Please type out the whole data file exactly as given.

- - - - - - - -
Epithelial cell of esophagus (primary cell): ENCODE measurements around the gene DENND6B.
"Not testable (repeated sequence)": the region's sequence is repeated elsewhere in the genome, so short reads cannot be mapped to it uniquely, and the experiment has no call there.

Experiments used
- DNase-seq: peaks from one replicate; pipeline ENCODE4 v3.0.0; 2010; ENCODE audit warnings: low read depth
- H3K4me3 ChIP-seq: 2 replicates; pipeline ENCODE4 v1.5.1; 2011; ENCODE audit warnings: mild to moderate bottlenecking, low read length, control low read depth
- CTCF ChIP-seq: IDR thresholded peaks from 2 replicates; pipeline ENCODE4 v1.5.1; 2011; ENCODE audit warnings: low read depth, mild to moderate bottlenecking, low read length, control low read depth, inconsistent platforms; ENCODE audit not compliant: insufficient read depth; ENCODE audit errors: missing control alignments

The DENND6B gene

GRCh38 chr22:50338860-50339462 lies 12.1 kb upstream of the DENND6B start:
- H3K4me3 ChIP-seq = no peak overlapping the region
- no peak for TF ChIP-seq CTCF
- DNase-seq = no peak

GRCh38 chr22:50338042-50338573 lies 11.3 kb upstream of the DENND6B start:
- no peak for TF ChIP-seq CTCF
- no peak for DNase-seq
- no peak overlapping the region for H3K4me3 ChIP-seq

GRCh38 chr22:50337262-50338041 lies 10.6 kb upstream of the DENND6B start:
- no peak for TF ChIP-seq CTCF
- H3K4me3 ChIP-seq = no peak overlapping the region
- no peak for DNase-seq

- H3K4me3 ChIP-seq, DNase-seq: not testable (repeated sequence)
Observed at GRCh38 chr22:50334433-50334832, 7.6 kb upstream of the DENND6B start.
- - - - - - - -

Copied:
Epithelial cell of esophagus (primary cell): ENCODE measurements around the gene DENND6B.
"Not testable (repeated sequence)": the region's sequence is repeated elsewhere in the genome, so short reads cannot be mapped to it uniquely, and the experiment has no call there.

Experiments used
- DNase-seq: peaks from one replicate; pipeline ENCODE4 v3.0.0; 2010; ENCODE audit warnings: low read depth
- H3K4me3 ChIP-seq: 2 replicates; pipeline ENCODE4 v1.5.1; 2011; ENCODE audit warnings: mild to moderate bottlenecking, low read length, control low read depth
- CTCF ChIP-seq: IDR thresholded peaks from 2 replicates; pipeline ENCODE4 v1.5.1; 2011; ENCODE audit warnings: low read depth, mild to moderate bottlenecking, low read length, control low read depth, inconsistent platforms; ENCODE audit not compliant: insufficient read depth; ENCODE audit errors: missing control alignments

The DENND6B gene

GRCh38 chr22:50338860-50339462 lies 12.1 kb upstream of the DENND6B start:
- H3K4me3 ChIP-seq = no peak overlapping the region
- no peak for TF ChIP-seq CTCF
- DNase-seq = no peak

GRCh38 chr22:50338042-50338573 lies 11.3 kb upstream of the DENND6B start:
- no peak for TF ChIP-seq CTCF
- no peak for DNase-seq
- no peak overlapping the region for H3K4me3 ChIP-seq

GRCh38 chr22:50337262-50338041 lies 10.6 kb upstream of the DENND6B start:
- no peak for TF ChIP-seq CTCF
- H3K4me3 ChIP-seq = no peak overlapping the region
- no peak for DNase-seq

- H3K4me3 ChIP-seq, DNase-seq: not testable (repeated sequence)
Observed at GRCh38 chr22:50334433-50334832, 7.6 kb upstream of the DENND6B start.